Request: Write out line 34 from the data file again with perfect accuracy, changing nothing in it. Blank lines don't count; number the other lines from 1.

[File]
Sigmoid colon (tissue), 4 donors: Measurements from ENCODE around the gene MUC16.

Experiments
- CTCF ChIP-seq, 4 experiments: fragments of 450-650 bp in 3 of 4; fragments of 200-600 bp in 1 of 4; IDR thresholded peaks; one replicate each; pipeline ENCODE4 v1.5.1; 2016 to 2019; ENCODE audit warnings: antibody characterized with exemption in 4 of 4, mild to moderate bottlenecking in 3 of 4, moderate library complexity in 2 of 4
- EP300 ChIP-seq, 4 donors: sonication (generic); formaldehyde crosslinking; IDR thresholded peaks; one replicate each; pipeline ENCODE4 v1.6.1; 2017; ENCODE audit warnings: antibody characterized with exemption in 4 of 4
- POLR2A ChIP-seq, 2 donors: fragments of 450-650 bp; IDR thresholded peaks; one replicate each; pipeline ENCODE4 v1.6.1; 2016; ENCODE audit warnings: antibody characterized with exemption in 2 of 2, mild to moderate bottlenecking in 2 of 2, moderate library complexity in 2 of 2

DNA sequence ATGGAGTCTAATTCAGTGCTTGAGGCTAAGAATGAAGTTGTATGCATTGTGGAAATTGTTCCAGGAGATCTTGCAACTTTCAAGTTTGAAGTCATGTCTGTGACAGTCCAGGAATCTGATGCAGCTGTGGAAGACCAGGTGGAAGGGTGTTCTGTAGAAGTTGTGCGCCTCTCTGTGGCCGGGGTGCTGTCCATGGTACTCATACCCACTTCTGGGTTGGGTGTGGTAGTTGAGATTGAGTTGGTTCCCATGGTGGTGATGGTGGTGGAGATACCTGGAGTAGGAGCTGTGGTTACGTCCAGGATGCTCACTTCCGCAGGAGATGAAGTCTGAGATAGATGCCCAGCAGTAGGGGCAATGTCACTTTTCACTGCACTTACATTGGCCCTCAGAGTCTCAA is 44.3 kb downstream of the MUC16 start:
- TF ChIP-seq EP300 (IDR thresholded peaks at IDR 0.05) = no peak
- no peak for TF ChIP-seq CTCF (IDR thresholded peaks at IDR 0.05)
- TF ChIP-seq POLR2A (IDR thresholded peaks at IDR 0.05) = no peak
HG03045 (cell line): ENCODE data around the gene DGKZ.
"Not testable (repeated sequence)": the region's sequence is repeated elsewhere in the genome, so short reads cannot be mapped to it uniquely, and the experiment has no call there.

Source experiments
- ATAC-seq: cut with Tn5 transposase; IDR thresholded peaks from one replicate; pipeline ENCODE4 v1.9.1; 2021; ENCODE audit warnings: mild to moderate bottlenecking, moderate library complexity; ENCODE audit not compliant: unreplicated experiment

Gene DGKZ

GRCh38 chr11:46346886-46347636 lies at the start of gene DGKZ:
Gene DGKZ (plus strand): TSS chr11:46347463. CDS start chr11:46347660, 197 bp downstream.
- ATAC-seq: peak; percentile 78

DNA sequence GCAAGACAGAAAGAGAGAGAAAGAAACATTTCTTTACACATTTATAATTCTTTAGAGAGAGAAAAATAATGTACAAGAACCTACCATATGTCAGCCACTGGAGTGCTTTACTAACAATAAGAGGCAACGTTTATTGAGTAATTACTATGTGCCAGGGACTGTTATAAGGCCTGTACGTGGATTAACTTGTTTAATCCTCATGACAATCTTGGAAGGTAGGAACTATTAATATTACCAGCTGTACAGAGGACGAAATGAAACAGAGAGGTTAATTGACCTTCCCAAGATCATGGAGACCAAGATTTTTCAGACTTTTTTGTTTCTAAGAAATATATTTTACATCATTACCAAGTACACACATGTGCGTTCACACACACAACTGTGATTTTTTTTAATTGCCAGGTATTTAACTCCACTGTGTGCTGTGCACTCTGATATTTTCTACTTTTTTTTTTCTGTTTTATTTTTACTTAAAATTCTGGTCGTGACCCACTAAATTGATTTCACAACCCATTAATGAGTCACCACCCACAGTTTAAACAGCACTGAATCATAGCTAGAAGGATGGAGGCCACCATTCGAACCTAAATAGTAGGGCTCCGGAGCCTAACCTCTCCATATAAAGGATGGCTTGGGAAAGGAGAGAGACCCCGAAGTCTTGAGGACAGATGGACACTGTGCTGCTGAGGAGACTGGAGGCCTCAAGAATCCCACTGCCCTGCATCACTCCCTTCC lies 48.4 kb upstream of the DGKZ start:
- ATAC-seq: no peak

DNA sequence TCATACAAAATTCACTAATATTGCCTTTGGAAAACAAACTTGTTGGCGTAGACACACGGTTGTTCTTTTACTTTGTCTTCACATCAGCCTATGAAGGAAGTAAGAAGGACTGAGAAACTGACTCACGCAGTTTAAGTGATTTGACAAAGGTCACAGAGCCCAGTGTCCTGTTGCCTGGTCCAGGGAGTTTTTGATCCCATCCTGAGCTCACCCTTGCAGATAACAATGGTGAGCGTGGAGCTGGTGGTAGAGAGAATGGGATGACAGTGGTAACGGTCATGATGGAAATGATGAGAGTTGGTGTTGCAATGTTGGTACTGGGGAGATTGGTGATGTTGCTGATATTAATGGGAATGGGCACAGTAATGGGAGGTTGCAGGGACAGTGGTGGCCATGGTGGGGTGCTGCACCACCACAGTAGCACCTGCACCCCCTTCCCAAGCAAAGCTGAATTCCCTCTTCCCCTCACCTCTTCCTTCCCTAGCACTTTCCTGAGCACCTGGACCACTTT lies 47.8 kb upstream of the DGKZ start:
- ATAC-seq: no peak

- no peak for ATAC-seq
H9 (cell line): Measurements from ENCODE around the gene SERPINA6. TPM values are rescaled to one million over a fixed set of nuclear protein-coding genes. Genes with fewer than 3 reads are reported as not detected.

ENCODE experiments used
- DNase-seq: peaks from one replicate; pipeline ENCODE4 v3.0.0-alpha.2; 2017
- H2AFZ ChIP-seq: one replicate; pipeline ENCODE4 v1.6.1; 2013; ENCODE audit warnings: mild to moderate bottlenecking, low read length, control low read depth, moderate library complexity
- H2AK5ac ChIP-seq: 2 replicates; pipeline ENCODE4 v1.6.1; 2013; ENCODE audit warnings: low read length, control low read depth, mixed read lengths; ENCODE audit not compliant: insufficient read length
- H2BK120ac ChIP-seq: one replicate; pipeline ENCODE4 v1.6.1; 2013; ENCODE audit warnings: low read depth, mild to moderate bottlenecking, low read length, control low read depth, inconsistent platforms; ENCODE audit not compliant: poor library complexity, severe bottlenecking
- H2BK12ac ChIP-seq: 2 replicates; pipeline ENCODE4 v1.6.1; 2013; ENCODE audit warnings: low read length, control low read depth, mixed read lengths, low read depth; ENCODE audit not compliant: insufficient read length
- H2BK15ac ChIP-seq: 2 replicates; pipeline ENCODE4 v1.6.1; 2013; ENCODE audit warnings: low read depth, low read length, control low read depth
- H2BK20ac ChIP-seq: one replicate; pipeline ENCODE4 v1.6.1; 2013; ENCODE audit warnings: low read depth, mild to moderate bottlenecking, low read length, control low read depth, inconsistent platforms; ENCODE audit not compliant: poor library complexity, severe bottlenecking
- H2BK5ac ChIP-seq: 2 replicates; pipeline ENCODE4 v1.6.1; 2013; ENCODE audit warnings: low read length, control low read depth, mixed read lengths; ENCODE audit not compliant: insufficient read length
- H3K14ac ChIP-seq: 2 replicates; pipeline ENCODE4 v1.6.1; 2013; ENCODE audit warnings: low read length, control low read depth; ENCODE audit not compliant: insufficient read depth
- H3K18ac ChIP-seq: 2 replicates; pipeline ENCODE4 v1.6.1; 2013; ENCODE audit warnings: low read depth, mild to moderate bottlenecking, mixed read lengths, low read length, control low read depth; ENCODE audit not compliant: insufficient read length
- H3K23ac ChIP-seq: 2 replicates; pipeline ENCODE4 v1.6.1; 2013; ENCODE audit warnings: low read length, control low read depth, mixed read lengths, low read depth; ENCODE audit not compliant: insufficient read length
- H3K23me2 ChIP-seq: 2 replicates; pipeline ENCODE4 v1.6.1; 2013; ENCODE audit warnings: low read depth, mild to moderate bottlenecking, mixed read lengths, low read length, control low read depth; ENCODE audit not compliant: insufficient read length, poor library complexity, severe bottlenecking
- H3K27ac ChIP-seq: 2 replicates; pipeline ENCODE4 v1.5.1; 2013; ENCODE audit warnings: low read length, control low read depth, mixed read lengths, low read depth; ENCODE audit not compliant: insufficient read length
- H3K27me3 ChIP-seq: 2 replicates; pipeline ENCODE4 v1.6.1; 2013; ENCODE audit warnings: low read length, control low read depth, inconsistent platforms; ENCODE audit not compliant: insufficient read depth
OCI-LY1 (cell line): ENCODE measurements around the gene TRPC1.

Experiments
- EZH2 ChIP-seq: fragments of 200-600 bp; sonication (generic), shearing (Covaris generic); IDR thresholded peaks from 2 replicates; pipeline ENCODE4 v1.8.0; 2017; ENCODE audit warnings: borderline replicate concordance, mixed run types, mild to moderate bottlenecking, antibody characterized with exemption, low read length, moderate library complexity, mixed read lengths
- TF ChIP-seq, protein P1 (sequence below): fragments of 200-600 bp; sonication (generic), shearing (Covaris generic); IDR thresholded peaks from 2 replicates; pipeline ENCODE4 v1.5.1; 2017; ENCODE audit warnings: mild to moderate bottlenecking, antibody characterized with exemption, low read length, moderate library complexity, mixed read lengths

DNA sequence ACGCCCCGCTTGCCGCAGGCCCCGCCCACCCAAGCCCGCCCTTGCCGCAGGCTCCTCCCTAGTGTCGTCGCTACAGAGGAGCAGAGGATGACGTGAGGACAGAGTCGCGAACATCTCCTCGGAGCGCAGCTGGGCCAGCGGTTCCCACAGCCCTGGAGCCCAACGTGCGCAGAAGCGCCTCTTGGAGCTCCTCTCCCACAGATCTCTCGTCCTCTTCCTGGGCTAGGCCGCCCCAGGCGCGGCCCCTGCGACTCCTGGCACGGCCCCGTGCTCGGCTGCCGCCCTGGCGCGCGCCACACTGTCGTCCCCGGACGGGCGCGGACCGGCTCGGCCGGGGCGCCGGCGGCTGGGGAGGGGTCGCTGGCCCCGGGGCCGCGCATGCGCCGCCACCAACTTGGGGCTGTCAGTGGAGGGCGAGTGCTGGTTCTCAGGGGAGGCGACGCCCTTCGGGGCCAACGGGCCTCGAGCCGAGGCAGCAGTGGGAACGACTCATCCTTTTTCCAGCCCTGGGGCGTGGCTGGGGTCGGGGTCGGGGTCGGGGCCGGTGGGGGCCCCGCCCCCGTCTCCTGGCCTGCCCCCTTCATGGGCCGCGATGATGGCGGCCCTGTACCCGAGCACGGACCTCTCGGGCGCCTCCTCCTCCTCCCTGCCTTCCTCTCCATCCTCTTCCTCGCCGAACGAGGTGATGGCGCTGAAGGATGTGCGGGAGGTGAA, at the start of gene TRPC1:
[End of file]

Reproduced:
- H3K18ac ChIP-seq: 2 replicates; pipeline ENCODE4 v1.6.1; 2013; ENCODE audit warnings: low read depth, mild to moderate bottlenecking, mixed read lengths, low read length, control low read depth; ENCODE audit not compliant: insufficient read length